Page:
Organizing your life? Start at your desk

August 06, 1993|By Gwen Salley-Schoen | Gwen Salley-Schoen,McClatchy News Service

Have you ever excused the mess on your desk with the pat phrase, "Don't touch anything. I know where everything is?"

Have you ever used a co-worker's desk because yours was so loaded with loose papers that there was no place to work?

Do you store papers, books, binders and boxes under your desk where your feet should go?

Here's a book for you: "Organizing Your Workspace" (Crisp Publications Inc; $8.95), a guide to cleaning up your act at the office, by Odette Pollar, director of Time Management Systems, a management training firm in Oakland, Calif.

The book focuses on ways to organize your desk and eliminate paper piles. And to help you do it, there are exercises, checklists and forms. All are easy to follow. Chapters include "How Backlogs Develop," "How To Get Started," "Filing It and Finding It," "Managing the Top of Your Desk" and "Managing Your Mail and Your Reading."

Here are some of her tips:

* Calendars: Use calendars to track appointments, due dates, project deadlines and meetings. Do not rely on your memory. Write everything in pencil. Use only one calendar. Keep the calendar on top of your desk.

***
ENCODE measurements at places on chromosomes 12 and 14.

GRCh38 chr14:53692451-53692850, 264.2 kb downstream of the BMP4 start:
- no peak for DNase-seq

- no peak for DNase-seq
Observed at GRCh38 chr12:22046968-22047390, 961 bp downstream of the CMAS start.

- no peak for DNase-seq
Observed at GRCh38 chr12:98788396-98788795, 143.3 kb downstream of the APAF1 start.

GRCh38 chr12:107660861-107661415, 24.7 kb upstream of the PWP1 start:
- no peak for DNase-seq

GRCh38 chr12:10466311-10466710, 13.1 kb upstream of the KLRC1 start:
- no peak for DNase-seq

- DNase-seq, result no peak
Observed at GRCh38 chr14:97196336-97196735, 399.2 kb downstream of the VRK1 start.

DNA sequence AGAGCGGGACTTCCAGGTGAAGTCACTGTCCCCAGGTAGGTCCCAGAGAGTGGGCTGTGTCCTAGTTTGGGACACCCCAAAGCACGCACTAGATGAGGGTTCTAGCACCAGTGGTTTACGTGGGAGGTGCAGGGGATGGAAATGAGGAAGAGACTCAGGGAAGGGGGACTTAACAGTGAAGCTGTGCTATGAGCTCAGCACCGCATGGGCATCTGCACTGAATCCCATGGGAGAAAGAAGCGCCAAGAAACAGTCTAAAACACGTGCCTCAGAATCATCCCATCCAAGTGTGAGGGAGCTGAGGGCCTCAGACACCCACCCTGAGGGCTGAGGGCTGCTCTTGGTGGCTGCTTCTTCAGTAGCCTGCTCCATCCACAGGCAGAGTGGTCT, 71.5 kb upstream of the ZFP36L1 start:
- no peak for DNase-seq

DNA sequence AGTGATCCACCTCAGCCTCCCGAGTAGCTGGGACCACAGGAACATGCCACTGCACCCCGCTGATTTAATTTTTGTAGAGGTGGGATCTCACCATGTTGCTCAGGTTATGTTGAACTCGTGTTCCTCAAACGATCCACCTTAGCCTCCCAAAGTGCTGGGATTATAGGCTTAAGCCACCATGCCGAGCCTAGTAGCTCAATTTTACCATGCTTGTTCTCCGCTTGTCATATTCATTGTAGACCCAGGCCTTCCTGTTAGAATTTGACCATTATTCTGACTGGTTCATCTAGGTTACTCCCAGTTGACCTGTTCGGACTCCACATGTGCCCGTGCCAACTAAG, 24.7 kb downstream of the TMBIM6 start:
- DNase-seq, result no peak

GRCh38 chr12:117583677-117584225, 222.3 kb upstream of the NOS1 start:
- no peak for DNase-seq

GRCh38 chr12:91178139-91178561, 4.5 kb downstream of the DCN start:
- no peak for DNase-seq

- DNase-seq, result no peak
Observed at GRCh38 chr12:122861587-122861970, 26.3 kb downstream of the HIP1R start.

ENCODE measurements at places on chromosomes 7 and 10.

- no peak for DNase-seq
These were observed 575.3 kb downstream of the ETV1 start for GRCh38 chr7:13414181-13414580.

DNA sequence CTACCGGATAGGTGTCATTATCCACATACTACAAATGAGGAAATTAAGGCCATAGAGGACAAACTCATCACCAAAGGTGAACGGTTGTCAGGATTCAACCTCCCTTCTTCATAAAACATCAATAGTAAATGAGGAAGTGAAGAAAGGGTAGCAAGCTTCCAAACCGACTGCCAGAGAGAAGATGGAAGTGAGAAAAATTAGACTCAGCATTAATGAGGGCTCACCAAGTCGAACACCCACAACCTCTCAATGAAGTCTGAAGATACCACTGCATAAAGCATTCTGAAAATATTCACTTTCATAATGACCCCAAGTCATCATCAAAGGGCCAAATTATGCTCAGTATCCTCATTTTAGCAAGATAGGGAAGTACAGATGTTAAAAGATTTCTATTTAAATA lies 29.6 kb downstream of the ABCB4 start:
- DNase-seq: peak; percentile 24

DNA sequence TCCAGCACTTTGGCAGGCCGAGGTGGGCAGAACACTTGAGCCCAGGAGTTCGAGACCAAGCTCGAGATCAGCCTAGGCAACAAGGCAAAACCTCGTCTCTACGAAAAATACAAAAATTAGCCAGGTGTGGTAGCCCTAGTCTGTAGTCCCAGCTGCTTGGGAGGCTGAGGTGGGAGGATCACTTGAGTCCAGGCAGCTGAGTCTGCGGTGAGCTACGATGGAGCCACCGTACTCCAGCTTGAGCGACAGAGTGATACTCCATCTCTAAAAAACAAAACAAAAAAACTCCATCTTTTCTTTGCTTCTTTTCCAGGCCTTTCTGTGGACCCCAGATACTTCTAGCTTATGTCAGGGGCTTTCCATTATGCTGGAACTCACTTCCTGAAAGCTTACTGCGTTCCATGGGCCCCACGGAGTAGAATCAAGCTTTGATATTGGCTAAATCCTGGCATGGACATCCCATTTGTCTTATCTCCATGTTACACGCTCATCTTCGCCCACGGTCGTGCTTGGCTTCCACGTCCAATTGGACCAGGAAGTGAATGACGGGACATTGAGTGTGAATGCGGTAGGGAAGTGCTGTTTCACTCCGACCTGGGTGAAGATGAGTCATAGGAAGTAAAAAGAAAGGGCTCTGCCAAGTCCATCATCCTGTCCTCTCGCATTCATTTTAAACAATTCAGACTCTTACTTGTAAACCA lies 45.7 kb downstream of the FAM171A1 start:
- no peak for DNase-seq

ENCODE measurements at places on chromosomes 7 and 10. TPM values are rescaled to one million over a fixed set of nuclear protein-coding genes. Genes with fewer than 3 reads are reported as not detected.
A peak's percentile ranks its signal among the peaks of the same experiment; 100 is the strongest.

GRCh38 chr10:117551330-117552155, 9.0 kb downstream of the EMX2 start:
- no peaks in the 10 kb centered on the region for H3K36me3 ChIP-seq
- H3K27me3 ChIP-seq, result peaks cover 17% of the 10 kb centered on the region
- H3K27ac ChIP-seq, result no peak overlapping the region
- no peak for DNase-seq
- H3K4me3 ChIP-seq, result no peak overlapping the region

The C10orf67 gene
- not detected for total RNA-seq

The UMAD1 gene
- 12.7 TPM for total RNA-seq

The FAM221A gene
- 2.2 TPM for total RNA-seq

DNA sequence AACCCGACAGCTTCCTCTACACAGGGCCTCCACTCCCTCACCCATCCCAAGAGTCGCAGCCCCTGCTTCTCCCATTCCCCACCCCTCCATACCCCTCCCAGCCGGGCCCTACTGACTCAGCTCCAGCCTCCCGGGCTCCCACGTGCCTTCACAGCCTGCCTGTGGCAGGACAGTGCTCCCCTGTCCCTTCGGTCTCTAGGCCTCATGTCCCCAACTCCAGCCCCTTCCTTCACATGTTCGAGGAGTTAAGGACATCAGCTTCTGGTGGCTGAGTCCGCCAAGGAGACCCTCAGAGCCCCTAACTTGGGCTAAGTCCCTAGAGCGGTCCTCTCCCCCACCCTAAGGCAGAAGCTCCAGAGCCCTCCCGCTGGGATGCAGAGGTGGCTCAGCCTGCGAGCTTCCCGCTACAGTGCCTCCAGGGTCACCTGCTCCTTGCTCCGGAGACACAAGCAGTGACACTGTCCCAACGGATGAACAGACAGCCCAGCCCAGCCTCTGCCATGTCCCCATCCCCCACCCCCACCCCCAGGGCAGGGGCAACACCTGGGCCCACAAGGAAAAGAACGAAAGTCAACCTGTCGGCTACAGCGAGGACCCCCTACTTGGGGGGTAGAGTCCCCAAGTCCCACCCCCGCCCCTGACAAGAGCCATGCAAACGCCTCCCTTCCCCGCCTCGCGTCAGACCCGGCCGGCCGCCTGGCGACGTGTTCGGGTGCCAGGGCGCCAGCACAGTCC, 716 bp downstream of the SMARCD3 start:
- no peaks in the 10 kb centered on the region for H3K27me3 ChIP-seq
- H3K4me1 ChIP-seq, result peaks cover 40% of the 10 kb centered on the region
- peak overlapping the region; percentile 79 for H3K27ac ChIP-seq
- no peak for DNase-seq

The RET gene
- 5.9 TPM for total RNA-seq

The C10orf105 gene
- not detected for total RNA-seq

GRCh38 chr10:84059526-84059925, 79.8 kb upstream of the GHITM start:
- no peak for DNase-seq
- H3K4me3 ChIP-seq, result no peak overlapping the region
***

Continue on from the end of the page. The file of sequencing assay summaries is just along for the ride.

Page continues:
* When to toss: Ask yourself these questions: Is it a duplicate? What is the date? Do I need this or simply want this? How often will I refer to the information? Is the information current and relevant to my work or life? Will it add something new to the material already on hand? Do I have time to read this? Is it required by law to keep it?

* Controlling clutter: Decide immediately. Commit yourself to making decisions now about what to do with each piece of paper. When possible, handle paper only once. Do not set papers aside to decide later. If it must wait, place it in a "tickler file" to return to in one week. Clear off the top of your desk at the end of the day. Be realistic about the amount of information you can read and absorb. Limit the number of subscriptions you take and clip articles as soon as you read them. Keep your organizing system and your files simple, easy and logical.

* Filing tips: File papers in the broadest possible category. Head files with a noun, not with a date or adjective. Alphabetize. File articles by the subject they address. Place the most recent document in the front of the file.

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